Oh dear. I seem to be on a contemplative kick – musing still over the whole cost-quality-time-value question of embroidery! If you’re in the mood to join me, do pull up a chair and pour yourself a cup of coffee. (You might need it to stay awake!)
Your comments on the blog articles from Monday and Tuesday have me thinking about a lot of things relating to embroidery and how we value our hand embroidery work. Following up on Tuesday’s discussion of the material cost involved in creating the Medallion Project, another aspect I consider when musing over the notion of Value is…
When I ask myself, “What is the purpose of this hand embroidered item?” the answer will often determine what I put into the project.
To illustrate the point, let’s consider a few situations.
Imagine a Royal Wedding. It doesn’t take too much imagination these days, given 2011’s widely publicized event in the UK. I’m pretty sure I can safely say that, if this dress had been a cotton frock embellished with plastic beads or DMC memory thread and took a weekend to sew up, while it may have cost less to produce, it would not have been appropriate to the setting or the situation. If nothing else, the public certainly would have been disappointed, and surely the royal family would’ve raised a serious eyebrow (or two)! We all would have recognized an incongruity between the event and the hypothetical frock.
Same argument, different angle: Consider this hand embroidered flour sack towel. It’s meant to be used in the kitchen, to line baskets of food or even to wipe down countertops or dishes. If it were embroidered with real gold threads, something would surely be amiss. If I had invested in real gold threads and put 400 hours into embroidering this flour sack towel to be used in the kitchen, wouldn’t you think I’m missing a stitch or two upstairs somewhere?
Purpose Determines Much
So purpose determines much when looking at the investment (of both money and time) in an embroidery project, and in turn, it effects the value of the piece.
When it comes to ecclesiastical embroidery, which is created for a specific purpose, and which is expected to be appropriate to that purpose, the reason it is expensive is because the materials, the skill, and the time involved to create the piece reflect the appropriateness of the piece to its purpose. The best materials affordable and available are used; a certain skill is required to create the piece; and it usually takes a good amount of time to produce something appropriate for ecclesiastical use.
The Supply Chain
So while it may be surprising to some that the supplies used on the Medallion project seemed expensive, in relation to the purpose of the piece, the cost of supplies is almost negligible.
The cost of goldwork and fine embroidery supplies may seem expensive, but in fact, considering the investment required to produce quality embroidery supplies (usually by small businesses that are taking large risks), considering the skill it takes to create, weave, dye, spin, or even “engineer” threads or fabric that are beautiful, that are a joy to work with, and that will withstand the test of time, and considering the cost of raw goods and the cost of labor in markets where quality control actually exists, the ultimate cost to the consumer for quality needlework supplies should not be too surprising.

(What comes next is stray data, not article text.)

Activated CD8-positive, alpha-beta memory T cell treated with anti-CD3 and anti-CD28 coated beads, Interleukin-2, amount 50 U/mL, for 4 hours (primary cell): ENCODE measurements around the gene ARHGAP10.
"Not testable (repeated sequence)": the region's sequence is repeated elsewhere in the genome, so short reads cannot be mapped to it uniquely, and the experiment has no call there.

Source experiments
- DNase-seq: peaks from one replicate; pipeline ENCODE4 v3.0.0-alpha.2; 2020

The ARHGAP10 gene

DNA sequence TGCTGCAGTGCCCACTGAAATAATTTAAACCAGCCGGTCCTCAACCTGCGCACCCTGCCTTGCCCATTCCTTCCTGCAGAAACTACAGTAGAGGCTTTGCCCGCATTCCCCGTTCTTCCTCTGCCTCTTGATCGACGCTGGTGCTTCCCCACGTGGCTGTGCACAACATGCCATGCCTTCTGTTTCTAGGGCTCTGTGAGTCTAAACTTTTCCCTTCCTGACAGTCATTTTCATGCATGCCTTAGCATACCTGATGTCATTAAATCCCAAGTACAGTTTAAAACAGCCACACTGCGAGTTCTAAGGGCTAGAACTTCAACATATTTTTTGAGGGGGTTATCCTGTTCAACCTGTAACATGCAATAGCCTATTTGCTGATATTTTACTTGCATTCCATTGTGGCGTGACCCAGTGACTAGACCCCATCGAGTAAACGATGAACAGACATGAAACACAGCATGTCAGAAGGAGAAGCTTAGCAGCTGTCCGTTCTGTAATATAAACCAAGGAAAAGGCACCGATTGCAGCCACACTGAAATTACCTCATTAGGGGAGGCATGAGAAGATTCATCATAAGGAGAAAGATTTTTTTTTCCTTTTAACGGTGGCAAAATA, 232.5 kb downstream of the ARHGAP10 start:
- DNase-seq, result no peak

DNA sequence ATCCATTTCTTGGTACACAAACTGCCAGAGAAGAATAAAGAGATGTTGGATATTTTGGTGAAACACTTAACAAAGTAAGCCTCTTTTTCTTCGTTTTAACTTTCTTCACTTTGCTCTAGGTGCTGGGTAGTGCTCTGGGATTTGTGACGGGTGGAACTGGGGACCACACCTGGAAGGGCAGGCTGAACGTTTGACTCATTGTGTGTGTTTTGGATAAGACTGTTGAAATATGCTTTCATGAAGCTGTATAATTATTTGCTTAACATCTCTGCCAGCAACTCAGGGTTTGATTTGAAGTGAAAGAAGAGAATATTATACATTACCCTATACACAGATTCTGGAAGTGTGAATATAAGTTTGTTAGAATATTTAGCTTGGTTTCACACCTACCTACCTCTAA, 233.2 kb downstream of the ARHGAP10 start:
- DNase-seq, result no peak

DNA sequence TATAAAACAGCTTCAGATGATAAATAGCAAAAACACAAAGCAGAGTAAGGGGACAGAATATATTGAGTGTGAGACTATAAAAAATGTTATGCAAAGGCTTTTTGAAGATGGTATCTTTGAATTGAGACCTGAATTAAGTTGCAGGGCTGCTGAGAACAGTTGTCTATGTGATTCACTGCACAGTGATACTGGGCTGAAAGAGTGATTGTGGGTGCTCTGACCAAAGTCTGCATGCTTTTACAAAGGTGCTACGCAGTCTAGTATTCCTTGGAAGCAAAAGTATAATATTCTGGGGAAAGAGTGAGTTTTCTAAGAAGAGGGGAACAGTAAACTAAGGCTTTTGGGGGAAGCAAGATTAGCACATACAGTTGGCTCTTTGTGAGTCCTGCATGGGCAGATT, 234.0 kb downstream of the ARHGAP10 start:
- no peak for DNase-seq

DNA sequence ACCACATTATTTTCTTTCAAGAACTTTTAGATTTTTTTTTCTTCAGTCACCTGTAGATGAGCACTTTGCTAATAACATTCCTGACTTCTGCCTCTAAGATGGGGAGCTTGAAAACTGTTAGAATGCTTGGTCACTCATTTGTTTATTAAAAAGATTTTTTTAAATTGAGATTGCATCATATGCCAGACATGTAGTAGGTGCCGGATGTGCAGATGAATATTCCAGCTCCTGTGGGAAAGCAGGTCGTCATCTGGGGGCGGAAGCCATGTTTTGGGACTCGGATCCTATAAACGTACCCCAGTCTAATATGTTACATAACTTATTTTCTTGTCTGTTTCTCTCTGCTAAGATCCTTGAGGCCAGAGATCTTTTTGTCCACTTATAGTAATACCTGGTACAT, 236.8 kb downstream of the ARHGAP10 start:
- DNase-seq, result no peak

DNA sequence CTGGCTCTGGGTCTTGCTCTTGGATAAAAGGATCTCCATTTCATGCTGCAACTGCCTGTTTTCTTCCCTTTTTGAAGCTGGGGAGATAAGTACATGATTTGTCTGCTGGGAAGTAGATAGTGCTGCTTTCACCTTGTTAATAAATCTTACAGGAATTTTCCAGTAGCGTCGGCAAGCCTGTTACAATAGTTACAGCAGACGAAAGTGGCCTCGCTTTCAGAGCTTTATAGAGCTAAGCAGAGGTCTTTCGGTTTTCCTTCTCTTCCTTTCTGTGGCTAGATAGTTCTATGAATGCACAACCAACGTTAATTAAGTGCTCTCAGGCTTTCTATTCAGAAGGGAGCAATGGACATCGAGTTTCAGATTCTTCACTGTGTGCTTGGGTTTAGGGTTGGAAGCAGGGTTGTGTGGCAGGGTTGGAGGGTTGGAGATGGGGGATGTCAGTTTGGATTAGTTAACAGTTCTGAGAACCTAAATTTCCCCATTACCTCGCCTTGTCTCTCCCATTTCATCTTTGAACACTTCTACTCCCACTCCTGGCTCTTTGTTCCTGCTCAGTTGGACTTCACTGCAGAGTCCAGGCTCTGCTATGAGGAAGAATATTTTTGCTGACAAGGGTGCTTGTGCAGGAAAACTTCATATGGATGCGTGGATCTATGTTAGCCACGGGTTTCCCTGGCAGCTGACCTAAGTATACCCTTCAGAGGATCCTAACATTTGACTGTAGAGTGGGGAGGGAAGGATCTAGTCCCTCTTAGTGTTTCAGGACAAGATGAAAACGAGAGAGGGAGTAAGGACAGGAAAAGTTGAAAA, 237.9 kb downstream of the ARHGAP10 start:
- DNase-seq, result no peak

This doesn’t mean that I use the same quality of supplies for every single stitched item I make. (Remember the kitchen towel?) It just means that purpose is one facet of the whole question in determining what I put into a project.
As for the cost of labor (time and skill), that’s a whole different question, and one we can chat about later, if there’s interest. It seems to be a predominate point of curiosity among many stitchers or Makers-of-Things-by-Hand. It’s certainly another aspect of the whole question of Value, but it, too, is a multi-faceted question. I thoroughly agree that the hand embroiderer today creating something that is truly of value doesn’t necessarily get paid its “value.” But then again… what the embroiderer deems fair and what the market or consumer seems fair is another question, too.
And all this being said, the exact financial compensation for the medallion project is really neither here nor there, in the scheme of things. I will tell you this: I am fully compensated for the work I put into it. But that statement doesn’t necessarily involve a massive financial figure! There are other forms of compensation, when it comes to making something like this.
As always, comments, insights, musings, thoughts – all are welcome! Have your say below!
If you’d like access to all the tips and techniques discussed in the Medallion Project, including complete step-by-step coverage of the Tudor-Style Rose, conveniently collected in one document, interlinked, referenced, and indexed, why not add the Marian Medallion Project e-book to your library? It’s packed full of all kinds of embroidery tips for undertaking a project like this, all in a convenient electronic format for easy searching.